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  9. Wow!! Every newly contracted writer should read this post! And, seriously, last night I got all excited thinking about your next book. I can't wait to read it!! I am such a book dork!

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  10. Great advice, as usual, Jody. People warn writers that pressures change after a contract, but I didn't understand all the factors that went into that change until a month before my novel debuted.

    I would add one caveat about the email address. My last name is very difficult for people to spell correctly. "Elliott" has about four different variant spellings, and people tend to spell it 'Elliot.' If that is the case for anyone else, you have a couple of options. Either you reserve *both* email accounts (rosslynelliott and rosslynelliot) and have one forward to the other, or,like me, you get lazy and use your original non-name email account. But maybe having confessed my problem, I will now be motivated to change it. ;-)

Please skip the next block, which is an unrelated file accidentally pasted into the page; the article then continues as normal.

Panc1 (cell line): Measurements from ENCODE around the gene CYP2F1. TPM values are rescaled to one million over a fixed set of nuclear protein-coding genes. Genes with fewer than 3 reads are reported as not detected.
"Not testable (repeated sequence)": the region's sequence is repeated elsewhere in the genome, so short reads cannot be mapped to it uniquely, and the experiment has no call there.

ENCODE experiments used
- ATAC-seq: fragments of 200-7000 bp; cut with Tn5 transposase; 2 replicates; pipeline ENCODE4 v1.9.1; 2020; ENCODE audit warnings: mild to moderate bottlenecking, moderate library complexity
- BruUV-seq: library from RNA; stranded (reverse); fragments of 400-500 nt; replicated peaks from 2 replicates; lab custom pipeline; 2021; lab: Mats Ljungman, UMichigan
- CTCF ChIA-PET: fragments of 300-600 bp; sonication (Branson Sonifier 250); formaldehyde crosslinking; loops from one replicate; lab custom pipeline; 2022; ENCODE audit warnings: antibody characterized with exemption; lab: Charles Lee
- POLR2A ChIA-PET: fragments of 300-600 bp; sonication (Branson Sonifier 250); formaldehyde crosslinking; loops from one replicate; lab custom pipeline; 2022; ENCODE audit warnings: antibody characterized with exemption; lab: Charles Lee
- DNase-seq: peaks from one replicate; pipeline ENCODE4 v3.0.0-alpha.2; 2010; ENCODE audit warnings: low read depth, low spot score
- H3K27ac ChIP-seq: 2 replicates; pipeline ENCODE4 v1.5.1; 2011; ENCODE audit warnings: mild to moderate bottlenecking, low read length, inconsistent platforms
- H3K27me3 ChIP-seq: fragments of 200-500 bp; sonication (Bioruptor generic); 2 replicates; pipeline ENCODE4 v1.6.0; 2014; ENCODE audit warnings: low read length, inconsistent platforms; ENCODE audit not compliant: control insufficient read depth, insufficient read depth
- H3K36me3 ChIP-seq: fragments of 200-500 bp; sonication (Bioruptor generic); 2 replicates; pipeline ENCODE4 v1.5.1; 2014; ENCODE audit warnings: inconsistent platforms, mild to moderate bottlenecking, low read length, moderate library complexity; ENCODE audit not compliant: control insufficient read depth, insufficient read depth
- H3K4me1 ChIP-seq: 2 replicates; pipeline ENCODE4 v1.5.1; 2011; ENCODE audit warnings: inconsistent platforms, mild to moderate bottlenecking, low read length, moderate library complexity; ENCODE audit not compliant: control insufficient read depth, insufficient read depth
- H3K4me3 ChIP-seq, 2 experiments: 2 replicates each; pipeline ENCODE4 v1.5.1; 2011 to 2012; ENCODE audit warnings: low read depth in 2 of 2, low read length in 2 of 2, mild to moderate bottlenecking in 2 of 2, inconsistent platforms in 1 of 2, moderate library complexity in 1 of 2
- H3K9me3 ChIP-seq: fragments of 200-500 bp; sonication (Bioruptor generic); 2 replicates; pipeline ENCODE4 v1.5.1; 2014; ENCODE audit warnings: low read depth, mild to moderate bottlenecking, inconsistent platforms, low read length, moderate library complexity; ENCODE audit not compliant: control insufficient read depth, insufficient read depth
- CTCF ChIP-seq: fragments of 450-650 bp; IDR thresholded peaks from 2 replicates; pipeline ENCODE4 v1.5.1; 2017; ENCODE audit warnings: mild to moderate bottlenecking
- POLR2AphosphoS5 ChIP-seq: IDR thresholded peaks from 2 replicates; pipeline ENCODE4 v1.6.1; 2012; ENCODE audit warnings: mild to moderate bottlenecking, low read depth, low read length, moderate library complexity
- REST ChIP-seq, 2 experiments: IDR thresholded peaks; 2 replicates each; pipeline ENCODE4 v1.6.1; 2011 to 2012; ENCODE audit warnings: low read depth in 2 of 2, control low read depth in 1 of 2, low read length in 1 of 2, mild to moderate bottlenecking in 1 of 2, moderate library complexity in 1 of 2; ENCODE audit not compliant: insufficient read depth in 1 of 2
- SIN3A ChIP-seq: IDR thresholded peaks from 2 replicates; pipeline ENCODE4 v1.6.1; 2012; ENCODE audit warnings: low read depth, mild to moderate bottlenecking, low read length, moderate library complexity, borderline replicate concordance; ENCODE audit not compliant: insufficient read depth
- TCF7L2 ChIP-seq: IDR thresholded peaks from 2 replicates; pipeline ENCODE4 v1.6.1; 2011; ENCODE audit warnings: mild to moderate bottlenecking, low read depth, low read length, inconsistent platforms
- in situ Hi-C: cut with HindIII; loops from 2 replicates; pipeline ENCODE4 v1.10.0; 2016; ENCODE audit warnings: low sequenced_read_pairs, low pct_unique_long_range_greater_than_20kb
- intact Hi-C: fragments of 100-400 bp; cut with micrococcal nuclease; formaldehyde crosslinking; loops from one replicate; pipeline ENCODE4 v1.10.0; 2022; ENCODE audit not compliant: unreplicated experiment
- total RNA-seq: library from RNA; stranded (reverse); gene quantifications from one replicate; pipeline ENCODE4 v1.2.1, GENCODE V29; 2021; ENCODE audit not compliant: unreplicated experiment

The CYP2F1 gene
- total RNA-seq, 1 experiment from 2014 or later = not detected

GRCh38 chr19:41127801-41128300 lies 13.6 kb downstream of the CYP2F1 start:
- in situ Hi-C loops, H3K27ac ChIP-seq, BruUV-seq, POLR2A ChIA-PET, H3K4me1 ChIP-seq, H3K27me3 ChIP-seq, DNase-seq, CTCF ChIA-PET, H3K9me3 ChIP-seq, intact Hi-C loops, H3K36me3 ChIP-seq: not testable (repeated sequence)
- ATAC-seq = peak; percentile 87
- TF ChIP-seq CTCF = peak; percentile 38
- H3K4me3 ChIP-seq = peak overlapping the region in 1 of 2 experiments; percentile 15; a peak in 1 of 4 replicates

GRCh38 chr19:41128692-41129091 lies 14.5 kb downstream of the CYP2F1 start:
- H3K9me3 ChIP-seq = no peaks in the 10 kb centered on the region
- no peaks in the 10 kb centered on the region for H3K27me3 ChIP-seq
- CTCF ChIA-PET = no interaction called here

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  11. Thanks for all the great info, Jody. Remember, when registering your website to use the P.O. Box address if you have one. It's super easy to find someone's home otherwise.

    Now, when are you going to tell us the 101 ways to use bookmarks and postcards?

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  12. Surprisingly enough I'm only missing a few of these and they won't be necessary UNTIL I have the agent AND book deal! Phew! I like knowing I'm getting more prepared! Thanks for the insight!

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  13. Jody, great post and list to print out and check off as you do. Especially the Amazon central. Love the postcard idea, bookmarks are great too!

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  14. Great checklist. I've done a lot of this, working on some, pondering some. So it's good to see I'm on the right track.

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  15. Jody, your posts are always so generous and useful. Big fan. Thank you!

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  16. Good stuff... Now I just need a book about to be published since I've got my website and blog and whatnot. Hmmm.

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  17. Great tips, Jody! And can I just say I think it's too sweet that some of your readers still send handwritten notes. How nice is that? :)

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  18. Lots of great advice, Jody. Thanks so much...